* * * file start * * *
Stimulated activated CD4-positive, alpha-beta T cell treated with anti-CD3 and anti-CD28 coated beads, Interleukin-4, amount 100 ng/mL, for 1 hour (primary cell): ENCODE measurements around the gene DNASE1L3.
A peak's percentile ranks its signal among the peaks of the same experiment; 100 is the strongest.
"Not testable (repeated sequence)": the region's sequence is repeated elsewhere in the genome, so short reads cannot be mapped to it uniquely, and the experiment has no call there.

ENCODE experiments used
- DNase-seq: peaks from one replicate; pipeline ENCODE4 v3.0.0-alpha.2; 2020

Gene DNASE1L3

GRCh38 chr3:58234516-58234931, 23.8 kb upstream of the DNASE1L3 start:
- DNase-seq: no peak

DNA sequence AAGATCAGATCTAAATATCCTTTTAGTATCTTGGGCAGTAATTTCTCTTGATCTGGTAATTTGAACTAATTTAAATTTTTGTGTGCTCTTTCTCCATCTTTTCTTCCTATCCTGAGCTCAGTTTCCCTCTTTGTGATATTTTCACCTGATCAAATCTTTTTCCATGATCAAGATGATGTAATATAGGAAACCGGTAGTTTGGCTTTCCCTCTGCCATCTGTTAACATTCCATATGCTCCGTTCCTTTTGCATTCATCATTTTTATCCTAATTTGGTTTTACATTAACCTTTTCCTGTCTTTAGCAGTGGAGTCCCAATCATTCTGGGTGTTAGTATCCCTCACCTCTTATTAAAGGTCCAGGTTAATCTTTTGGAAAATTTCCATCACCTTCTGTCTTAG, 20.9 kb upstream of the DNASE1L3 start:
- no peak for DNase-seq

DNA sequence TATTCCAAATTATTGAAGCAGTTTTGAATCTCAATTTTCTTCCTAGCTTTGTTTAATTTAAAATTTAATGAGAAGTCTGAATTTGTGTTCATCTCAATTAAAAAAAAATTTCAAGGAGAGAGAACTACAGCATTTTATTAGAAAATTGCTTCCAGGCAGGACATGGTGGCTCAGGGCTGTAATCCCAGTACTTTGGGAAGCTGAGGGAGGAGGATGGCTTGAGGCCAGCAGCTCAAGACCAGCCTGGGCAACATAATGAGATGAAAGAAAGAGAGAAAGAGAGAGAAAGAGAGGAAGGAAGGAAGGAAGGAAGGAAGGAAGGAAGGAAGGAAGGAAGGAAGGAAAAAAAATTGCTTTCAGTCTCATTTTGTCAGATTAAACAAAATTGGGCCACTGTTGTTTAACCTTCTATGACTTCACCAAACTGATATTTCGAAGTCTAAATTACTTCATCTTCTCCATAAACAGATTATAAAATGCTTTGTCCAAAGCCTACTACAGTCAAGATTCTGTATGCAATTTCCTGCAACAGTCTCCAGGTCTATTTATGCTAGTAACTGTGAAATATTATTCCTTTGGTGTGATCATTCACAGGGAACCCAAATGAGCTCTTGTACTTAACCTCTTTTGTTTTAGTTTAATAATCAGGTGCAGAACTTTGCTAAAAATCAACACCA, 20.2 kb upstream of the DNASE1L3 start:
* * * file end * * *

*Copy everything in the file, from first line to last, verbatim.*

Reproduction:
Stimulated activated CD4-positive, alpha-beta T cell treated with anti-CD3 and anti-CD28 coated beads, Interleukin-4, amount 100 ng/mL, for 1 hour (primary cell): ENCODE measurements around the gene DNASE1L3.
A peak's percentile ranks its signal among the peaks of the same experiment; 100 is the strongest.
"Not testable (repeated sequence)": the region's sequence is repeated elsewhere in the genome, so short reads cannot be mapped to it uniquely, and the experiment has no call there.

ENCODE experiments used
- DNase-seq: peaks from one replicate; pipeline ENCODE4 v3.0.0-alpha.2; 2020

Gene DNASE1L3

GRCh38 chr3:58234516-58234931, 23.8 kb upstream of the DNASE1L3 start:
- DNase-seq: no peak

DNA sequence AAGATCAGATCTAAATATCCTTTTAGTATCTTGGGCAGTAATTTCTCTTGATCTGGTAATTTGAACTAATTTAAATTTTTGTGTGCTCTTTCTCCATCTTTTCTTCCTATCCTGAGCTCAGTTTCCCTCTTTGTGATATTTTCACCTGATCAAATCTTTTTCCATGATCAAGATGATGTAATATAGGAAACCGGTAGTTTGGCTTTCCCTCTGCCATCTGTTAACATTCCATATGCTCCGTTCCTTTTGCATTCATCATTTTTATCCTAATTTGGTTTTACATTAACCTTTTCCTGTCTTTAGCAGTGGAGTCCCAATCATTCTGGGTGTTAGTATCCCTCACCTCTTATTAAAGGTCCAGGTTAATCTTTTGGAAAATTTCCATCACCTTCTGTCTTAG, 20.9 kb upstream of the DNASE1L3 start:
- no peak for DNase-seq

DNA sequence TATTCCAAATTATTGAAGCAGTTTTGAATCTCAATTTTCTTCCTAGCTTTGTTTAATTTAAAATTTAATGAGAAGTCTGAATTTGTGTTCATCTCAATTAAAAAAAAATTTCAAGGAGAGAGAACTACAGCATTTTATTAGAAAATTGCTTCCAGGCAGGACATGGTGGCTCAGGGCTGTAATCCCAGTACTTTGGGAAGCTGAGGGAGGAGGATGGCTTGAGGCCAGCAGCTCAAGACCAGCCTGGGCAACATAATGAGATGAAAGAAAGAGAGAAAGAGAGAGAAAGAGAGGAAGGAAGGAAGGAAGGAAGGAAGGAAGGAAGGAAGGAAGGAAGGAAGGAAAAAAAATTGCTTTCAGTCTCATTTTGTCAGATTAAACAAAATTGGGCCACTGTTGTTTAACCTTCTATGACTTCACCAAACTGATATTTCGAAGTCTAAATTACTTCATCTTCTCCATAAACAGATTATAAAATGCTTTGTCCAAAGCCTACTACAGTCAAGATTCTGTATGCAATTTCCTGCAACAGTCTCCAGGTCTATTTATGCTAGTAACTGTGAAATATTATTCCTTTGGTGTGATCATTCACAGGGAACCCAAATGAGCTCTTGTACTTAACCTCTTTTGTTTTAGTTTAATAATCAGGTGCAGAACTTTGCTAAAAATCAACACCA, 20.2 kb upstream of the DNASE1L3 start: